The Pausilypon Park is also home to the Gaiola Protected Marine Area, an unspoilt marine oasis rich in marine flora and fauna. Directly from the park you can enjoy magnificent views of the Gulf of Naples, Capri, Ischia and the Sorrento coast. An experience in the name of beauty and discovery that is just worth living. 

7. Acquamorta beach

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We move again to the Phlegraean Fields area to recount and highlight a delightful beach offering breathtaking views. We are talking about the Spiaggia di Acquamorta (Acquamorta Beach), a small beach located near Monte di Procida that overlooks the island of Procida with its small port. 

The Acquamorta Beach is an extremely suggestive and romantic place that can therefore be the ideal destination for lovers in search of new sunsets (and more) to admire. The origin of the beach's name comes from the ‘Legend of Acquamorta’, a story of love and passion with a tragic and mysterious twist. It tells the story of Acqua, a young and beautiful girl, who used to go with her father Cosimo to the beach when the mountain was not yet there. One day, Acqua dived further out to sea, risking drowning, but was saved by a young Procidan fisherman named Giosué, with whom she fell in love.

From then on, the two began to see each other from the beach, always greeting each other with great love. One day, Acqua did not see her Joshua and received news of some fishermen from Procida who had drowned at sea after a storm. The girl therefore sets out to sea in search of him but never returns. Hence the name Spiaggia di Acquamorta (Acquamorta Beach). 

6. The Pizzofalcone belvedere on Mount Echia

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Let's close with a place that is becoming more and more ‘famous’ in the last few weeks, rising to prominence after the modernisation works and the inauguration of the lift there. We are talking about the Belvedere di Pizzofalcone, one of the most beautiful belvederes in Naples located on top of Monte Echia in the Santa Lucia district.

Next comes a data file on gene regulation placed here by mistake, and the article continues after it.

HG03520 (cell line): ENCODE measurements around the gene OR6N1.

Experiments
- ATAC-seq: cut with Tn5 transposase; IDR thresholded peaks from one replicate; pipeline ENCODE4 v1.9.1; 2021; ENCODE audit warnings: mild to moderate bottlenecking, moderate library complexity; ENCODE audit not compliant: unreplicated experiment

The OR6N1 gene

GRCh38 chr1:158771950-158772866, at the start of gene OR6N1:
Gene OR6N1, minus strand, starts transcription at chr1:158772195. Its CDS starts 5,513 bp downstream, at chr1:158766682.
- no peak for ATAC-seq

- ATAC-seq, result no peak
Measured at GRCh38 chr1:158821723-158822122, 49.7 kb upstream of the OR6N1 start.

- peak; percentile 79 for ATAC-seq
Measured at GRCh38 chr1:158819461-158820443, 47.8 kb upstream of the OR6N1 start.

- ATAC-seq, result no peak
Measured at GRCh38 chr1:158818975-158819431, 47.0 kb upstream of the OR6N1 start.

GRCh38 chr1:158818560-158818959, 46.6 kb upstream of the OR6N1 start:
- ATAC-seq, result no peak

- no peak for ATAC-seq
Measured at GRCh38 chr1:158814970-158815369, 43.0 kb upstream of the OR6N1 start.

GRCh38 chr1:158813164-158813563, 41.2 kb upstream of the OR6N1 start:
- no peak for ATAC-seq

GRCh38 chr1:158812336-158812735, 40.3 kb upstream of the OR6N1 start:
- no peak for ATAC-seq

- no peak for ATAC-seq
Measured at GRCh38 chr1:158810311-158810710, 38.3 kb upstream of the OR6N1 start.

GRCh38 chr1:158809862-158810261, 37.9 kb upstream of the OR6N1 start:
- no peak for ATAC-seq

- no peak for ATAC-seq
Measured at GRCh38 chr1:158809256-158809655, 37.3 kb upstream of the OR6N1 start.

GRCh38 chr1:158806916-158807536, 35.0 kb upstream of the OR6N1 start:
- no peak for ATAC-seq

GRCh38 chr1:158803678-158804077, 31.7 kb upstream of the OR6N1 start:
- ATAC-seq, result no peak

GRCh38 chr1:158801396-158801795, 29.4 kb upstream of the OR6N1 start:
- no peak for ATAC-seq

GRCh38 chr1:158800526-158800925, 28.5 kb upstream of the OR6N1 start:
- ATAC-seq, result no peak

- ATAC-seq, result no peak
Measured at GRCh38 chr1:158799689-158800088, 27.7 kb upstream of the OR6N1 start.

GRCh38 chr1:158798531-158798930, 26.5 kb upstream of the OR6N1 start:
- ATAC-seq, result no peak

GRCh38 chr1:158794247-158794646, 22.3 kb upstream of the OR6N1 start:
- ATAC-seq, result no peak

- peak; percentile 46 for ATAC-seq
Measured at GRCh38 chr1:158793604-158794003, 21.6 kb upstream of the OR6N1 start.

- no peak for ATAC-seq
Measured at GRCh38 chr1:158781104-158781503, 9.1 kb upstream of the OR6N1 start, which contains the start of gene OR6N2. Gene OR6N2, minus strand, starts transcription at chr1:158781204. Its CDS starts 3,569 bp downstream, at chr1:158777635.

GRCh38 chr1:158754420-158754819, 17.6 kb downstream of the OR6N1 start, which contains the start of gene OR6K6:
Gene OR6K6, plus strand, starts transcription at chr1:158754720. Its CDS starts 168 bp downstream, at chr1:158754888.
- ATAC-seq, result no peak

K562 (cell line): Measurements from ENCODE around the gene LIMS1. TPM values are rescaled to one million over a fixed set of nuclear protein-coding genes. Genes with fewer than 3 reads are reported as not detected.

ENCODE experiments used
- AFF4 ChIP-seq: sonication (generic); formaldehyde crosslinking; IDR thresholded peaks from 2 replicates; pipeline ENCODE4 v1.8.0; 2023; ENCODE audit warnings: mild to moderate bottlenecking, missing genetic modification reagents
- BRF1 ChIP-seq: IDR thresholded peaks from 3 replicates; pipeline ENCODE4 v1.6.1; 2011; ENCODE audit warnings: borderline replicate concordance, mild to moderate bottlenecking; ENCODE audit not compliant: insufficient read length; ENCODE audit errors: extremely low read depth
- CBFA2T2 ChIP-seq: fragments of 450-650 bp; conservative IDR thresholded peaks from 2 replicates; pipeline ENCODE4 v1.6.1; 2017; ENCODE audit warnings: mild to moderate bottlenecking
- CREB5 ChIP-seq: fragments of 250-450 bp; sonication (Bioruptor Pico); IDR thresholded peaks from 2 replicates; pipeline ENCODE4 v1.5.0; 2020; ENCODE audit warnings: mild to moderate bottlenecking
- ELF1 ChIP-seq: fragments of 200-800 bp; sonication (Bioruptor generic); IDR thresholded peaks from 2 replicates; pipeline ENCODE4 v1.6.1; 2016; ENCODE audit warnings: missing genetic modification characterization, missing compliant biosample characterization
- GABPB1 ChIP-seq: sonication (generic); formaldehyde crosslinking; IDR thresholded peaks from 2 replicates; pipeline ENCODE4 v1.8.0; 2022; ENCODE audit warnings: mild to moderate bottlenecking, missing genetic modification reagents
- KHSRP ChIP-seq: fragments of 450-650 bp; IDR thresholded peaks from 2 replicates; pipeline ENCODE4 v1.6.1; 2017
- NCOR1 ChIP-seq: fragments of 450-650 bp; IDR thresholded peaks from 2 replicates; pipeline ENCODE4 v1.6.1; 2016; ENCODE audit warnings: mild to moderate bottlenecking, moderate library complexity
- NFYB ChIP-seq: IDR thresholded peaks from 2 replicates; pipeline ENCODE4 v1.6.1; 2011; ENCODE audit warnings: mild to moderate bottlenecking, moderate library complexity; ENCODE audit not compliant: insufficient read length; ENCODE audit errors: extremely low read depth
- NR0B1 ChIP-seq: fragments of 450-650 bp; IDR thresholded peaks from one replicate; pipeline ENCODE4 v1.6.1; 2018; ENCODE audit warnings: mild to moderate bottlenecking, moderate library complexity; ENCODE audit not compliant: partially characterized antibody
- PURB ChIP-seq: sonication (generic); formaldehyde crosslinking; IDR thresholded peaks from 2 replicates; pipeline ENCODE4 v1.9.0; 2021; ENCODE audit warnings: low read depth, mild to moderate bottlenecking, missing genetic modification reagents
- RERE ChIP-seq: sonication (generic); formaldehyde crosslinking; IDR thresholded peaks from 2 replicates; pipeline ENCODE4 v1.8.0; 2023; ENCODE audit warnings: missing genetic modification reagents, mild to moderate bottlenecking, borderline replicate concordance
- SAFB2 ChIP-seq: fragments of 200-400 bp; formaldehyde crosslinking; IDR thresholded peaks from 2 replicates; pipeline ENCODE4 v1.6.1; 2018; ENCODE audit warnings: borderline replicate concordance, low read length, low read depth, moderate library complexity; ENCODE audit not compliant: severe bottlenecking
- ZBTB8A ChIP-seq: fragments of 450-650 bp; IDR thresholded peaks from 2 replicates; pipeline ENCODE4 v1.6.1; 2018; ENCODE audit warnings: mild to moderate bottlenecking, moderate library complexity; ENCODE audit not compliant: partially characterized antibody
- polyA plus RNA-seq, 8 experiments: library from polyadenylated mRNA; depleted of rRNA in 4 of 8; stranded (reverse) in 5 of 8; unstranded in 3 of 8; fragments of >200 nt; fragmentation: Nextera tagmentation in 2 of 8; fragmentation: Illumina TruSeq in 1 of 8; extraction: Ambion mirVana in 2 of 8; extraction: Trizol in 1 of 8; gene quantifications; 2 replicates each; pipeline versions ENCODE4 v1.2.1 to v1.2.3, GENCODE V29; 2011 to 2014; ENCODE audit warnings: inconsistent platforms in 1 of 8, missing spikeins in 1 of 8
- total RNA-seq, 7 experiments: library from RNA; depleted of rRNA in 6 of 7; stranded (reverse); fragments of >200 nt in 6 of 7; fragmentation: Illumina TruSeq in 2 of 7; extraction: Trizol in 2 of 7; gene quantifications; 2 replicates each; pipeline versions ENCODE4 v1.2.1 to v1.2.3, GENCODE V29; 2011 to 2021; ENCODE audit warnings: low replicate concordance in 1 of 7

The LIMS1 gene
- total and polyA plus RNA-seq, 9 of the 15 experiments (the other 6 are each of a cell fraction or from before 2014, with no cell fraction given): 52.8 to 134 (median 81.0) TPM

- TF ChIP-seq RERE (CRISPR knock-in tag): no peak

From the Belvedere di Pizzofalcone, it is possible to admire the Gulf of Naples in all its beauty as perhaps few others can. Landing here, taking advantage of the new lift, is a must if you want to visit and fully enjoy Naples. 

Monte Echia has a centuries-old history full of fascination and stories. Above all, it is said that Parthenope (later Neapolis) arose here on this promontory at the end of the 8th century BC. C., although there are earlier remains even of a few centuries. Here there are numerous remains from the Imperial Age, since the mountain was home to the famous Lucullan gardens, above all the famous Villa of Licilius Lucullus. If this is not enough, let us remember the main reason for coming here: the wonderful panorama.

5. The King Ladislao Park

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We continue our journey of discovery of secret places to see in Naples with a historic garden that has only been open to the public for several months. We are talking about Parco Re Ladislao, a green space located behind the church of San Giovanni a Carbonara in the very centre. With its 4500 square metres right in the heart of the city, the park is a place to be preserved and cherished. 

King Ladislaus Park is a medieval garden enclosed by high walls, a style typical of monasteries and convents. At the time of its construction, it had both aesthetic-contemplative and practical purposes. In fact, it was created for the use and consumption of the monks of the former monastery, who mainly cultivated plants and trees there for food and medicinal purposes. It was almost natural to take advantage of the flat structure of the land, a characteristic that allowed ample water availability and great surface fertility. 

Re-opened to the public from the end of 2023, the park has two entrances, one at Via Cardinale Seripando and another at Vicolo Primo Pontenuovo, which will be open daily from 7 am to 6 pm. Here it is possible to breathe clean air and get away from the chaos of the city, taking advantage of the extensive Mediterranean biodiversity present. One cannot count the shrubs, herbaceous species and various climbing plants in the garden. There are also various types of palm trees and flower beds.

4. Vineyard of San Martino

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Just a stone's throw from the Charterhouse of San Martino, and therefore attached to the unmissable belvedere of the same name so beloved by Neapolitans and non-Neapolitans alike, there is a secret place that not everyone knows about. We are talking about the Vigna di San Martino, a monumental area used as an agritourism that extends over no less than seven and a half hectares.